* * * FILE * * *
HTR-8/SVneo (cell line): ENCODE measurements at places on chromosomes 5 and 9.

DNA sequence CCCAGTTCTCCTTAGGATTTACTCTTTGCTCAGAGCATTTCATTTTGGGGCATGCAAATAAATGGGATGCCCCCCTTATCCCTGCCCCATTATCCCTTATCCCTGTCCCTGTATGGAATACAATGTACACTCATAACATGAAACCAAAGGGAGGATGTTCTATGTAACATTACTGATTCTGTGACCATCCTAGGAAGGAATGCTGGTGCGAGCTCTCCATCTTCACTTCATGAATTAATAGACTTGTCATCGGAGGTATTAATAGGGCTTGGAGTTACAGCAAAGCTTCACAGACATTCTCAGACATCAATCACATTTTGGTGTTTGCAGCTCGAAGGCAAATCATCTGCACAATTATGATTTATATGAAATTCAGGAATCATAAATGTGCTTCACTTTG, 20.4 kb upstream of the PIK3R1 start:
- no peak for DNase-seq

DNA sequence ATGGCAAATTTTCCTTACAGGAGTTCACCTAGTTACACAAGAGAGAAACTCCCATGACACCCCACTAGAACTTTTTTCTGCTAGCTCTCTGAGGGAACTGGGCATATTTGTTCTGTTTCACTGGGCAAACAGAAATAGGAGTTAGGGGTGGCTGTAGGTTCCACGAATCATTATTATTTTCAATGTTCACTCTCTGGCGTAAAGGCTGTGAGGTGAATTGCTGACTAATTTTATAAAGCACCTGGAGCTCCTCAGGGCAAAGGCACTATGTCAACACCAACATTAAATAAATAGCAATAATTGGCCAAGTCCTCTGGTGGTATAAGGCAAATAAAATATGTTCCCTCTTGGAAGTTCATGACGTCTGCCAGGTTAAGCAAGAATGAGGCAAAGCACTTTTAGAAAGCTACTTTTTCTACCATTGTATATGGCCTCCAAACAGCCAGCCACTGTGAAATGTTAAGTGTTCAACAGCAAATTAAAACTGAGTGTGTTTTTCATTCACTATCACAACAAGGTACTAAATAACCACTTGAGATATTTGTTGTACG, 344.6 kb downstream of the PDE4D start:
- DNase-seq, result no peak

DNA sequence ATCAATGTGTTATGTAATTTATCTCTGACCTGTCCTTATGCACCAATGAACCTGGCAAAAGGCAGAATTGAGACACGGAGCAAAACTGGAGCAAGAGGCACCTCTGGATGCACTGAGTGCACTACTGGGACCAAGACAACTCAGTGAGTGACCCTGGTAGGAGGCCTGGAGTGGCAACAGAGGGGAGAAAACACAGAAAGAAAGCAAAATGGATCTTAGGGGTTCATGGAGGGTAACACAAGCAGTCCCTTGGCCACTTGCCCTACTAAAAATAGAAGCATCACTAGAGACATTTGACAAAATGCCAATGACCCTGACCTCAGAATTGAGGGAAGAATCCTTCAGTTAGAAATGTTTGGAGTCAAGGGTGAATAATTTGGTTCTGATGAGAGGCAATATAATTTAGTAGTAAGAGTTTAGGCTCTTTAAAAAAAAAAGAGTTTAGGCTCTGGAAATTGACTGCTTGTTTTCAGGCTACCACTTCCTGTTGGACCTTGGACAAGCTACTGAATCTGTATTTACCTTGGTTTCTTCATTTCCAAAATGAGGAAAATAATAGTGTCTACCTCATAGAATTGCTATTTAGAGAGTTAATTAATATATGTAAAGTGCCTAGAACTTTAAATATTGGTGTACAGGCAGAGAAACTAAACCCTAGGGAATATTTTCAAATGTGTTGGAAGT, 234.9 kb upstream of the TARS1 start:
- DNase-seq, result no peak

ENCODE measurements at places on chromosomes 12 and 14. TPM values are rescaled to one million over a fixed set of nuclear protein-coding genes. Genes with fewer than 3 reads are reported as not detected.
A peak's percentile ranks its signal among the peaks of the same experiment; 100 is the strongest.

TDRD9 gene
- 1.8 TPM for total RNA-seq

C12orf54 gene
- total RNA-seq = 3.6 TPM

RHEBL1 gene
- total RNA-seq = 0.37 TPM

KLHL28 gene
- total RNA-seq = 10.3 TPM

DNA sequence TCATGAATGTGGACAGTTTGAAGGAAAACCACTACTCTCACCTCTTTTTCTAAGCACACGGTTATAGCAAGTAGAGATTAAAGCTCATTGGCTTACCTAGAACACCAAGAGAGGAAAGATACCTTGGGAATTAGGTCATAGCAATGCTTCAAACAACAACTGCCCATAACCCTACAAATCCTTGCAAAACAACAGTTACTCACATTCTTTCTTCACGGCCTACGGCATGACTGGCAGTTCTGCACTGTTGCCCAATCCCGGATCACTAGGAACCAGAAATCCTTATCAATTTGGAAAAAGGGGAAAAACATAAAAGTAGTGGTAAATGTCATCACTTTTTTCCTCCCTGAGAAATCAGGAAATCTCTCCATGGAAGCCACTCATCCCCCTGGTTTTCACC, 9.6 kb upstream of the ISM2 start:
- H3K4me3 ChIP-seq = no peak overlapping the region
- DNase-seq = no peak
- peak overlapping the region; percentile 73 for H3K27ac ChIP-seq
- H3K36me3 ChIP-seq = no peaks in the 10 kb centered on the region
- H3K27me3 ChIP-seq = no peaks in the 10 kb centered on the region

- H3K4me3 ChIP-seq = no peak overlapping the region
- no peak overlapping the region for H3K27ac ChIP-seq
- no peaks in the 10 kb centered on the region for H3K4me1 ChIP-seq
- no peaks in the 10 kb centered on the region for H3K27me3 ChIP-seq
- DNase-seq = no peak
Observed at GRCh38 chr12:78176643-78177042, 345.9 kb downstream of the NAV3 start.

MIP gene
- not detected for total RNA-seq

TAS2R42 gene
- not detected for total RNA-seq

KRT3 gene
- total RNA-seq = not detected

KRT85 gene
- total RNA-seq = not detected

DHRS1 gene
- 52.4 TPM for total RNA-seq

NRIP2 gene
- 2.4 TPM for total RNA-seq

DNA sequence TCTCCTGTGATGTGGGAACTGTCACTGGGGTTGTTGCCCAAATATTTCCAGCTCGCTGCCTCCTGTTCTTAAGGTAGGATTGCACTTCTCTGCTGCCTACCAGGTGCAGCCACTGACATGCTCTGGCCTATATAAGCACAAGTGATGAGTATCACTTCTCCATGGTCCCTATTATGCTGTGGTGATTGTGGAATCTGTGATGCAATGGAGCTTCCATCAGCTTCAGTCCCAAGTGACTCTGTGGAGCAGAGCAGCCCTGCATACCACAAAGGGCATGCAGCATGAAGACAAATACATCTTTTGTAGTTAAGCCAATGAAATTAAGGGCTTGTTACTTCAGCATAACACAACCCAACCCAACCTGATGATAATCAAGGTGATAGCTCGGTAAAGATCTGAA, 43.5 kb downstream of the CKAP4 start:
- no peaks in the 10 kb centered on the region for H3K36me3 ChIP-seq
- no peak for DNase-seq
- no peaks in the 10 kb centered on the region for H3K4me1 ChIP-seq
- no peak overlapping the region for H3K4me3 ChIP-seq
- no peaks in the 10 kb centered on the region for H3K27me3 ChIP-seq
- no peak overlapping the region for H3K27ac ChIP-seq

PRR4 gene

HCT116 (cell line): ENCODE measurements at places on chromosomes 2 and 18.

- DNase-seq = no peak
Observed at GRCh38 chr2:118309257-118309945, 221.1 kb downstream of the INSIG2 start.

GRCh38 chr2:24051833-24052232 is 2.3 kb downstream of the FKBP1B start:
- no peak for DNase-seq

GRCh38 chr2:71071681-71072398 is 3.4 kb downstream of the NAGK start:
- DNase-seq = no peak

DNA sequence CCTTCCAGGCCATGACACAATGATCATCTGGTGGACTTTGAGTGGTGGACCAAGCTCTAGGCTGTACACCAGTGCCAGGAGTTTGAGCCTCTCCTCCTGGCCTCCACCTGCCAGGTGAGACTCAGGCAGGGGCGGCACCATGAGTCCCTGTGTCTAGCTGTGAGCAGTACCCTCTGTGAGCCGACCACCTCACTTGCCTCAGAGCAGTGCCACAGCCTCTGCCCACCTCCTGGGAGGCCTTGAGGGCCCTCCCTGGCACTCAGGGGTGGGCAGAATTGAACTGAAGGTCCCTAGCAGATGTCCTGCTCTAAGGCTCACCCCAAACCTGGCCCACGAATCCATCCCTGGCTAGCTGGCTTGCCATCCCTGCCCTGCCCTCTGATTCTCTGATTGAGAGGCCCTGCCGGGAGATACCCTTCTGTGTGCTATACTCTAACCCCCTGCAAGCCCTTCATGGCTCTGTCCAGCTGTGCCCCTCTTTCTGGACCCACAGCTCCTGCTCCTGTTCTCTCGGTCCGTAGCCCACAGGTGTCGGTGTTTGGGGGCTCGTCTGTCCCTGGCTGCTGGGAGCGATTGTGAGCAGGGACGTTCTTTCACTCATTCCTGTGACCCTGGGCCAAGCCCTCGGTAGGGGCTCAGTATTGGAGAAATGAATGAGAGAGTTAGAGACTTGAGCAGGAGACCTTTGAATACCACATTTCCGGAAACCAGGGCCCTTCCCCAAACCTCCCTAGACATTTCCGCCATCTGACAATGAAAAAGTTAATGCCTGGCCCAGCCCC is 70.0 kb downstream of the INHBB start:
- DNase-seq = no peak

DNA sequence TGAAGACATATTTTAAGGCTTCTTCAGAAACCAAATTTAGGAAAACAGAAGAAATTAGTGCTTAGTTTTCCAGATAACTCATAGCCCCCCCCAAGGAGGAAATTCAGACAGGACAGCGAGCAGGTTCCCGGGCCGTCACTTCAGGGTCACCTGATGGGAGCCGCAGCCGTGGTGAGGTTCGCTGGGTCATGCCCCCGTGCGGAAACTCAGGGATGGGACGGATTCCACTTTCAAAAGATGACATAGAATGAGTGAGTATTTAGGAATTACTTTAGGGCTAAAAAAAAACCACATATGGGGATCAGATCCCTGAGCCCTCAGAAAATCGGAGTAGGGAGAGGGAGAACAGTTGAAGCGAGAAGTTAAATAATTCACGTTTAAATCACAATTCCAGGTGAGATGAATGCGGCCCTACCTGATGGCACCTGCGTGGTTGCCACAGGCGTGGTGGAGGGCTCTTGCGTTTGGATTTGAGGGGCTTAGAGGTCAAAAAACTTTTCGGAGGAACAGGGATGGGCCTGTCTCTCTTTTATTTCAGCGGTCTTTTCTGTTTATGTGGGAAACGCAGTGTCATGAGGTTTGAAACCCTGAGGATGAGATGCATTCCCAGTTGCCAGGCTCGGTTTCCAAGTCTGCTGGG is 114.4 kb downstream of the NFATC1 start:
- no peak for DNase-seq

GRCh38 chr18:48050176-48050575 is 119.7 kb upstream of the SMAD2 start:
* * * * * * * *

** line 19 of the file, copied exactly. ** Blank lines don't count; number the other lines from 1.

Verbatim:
- H3K4me3 ChIP-seq = no peak overlapping the region